“I Got A Song: A History of the Newport Folk Festival” by Rick Massimo
Wesleyan Press
– out tomorrow
4.5 / 5


We are a hard sell on reads, especially nonfiction. We are incredible biased. And we feel that Rick Massimo, formerly of Providence Journal fame, is one of perhaps two reporters we could imagine who’d put together such a fine history of our favorite festival. (The other being the oft-quoted Jim Gillis in this book, retired from The Newport Daily News.)

This history is coming out tomorrow. It is as exhaustive as it gets: several sources, dozens of interviews, archival reviews, et cetera et cetera, seemingly ad nauseum. And while we are certain there are a handful of musical historians who would jump at the opportunity for this first history of the Newport Folk Festival, Massimo has, most importantly, access: he has already interviewed, spoken to, or hobnobbed with most of the key players in the festival, from founder George Wein, to current Executive Producer Jay Sweet, even before the notion of the book came to his door. Having covered the festival for the ProJo for nine years doesn’t hurt with that, but we must say this: for all the research, for all the access to interview subjects, for all the luck and lining up of the stars, Massimo did his work. He pulled his cart, here.

We are a hard sell on fiction, and harder on nonfiction. And, in fact, such a hard sell that we’d been holding onto this book for almost three weeks before finally cracking it open. And then: three days, the 200-page history was over (“Too fast, much too fast,” our lament). We are also biased, with Newport being our favorite festival, and the perpetually straw-hatted Massimo a congenial fixture there. So, to begin, we have to take into account our biases here in our offering of 4.5 / 5 raves. That said, we’ll try to convince y’all that these aren’t the fancies of a raving overindulged fan.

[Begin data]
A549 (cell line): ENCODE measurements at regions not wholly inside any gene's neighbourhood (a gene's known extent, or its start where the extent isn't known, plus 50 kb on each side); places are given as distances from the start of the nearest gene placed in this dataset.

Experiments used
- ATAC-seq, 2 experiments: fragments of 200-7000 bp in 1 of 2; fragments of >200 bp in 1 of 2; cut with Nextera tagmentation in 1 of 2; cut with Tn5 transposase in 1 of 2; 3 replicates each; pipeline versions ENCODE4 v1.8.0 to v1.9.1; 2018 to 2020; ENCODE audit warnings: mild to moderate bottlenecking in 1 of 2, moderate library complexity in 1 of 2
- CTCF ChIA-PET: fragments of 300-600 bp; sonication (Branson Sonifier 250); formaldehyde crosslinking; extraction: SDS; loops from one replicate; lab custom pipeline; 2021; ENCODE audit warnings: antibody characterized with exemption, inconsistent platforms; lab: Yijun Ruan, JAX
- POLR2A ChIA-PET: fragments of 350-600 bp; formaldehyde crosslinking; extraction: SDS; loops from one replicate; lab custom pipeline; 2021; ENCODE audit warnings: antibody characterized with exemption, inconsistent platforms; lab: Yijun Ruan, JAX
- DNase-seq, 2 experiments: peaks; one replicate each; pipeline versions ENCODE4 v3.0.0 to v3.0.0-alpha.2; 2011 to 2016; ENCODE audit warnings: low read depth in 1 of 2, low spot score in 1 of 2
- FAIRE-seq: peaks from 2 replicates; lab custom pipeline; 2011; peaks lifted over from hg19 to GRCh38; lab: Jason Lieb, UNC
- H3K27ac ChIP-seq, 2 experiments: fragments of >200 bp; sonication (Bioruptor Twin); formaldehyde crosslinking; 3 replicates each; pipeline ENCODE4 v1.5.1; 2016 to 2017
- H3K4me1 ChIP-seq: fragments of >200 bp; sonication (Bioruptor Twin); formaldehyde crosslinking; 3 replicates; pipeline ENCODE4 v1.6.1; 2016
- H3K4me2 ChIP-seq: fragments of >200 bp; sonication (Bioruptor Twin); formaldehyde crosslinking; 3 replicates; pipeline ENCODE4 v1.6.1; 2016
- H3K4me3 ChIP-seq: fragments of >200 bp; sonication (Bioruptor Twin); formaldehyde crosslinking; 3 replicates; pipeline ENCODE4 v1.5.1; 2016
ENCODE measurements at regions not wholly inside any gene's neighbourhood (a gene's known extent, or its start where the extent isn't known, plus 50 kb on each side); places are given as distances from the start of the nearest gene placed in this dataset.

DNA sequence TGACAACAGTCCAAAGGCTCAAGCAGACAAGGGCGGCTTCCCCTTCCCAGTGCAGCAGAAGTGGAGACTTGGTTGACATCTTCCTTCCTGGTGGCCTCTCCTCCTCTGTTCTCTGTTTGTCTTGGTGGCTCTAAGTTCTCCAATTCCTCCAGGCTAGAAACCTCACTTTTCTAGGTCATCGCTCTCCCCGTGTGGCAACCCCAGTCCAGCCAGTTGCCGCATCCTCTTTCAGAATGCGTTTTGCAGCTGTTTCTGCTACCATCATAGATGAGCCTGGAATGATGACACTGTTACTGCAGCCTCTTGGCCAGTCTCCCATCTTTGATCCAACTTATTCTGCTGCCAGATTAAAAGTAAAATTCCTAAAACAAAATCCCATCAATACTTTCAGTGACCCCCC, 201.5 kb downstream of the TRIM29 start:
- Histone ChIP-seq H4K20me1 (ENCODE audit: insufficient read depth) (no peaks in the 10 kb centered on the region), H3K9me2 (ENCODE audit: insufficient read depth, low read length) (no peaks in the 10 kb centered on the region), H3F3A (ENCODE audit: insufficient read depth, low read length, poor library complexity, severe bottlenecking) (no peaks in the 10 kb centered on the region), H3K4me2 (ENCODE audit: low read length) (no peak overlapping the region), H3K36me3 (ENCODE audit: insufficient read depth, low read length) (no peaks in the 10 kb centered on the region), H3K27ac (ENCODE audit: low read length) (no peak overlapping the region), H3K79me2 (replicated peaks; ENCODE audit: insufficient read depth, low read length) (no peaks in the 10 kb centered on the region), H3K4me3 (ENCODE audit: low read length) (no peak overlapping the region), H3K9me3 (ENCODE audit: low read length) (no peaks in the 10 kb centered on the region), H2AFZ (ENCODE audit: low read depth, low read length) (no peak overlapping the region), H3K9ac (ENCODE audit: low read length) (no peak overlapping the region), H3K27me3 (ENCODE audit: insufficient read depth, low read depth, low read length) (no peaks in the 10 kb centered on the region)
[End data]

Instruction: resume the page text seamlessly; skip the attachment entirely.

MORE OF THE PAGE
This book is dense. Especially in the beginning. First warning. That there’s a plethora of names and people may turn off the casual music listener from this kind of read, and push this kind of text squarely into the hands of a music history buff or a die-hard music fan. That said… the history here, especially in the festival’s inception, is sheer fan-boy / fan-girl delight. Joan Baez’s discovery at Newport in 1959; Newport’s, and the country’s, acceptance of Cajun Zydeco music as an art form; the anticipation of Woodstock, the violence in the late 60s; Dylan’s electric “betrayal” in 1965; there are several watershed moments that have crafted folk, that have changed popular music’s trajectory, all because of the Newport Folk Festival. Coming in, we were only aware of a handful of these, but reading Massimo’s history feels to us as if we are sitting at the campfire, recounting the stories from the good ole days.

So yes: are favorite parts are toward the beginning of this book. We admit more than a little jealousy at Ralph Rinzler’s and Bob Jones’ traveling the country for authentic acts to bring to Newport. One such attempt involved picking up a hitchhiker to bring him to a gig in western Florida. Jones and Rinzler there found an incredible talent on the harmonica, and while they were listening, a scuffled ensued. Involving, of course, their hitchhiker; the three were ejected, and next day the harmonica player – along with the bar, the stage, even – disappeared into the Florida backwoods, never to be found. This chapter, with stories of Jones’ and Rinzler’s successes (and failures) for the earliest ten years of the Folk Festival, is a pastiche of stories on racism; imprisonment; the lost (and sometimes found) blues and folk masters; and is pure distilled delight. If we could, we’d hear these envious stories all day – and night – long.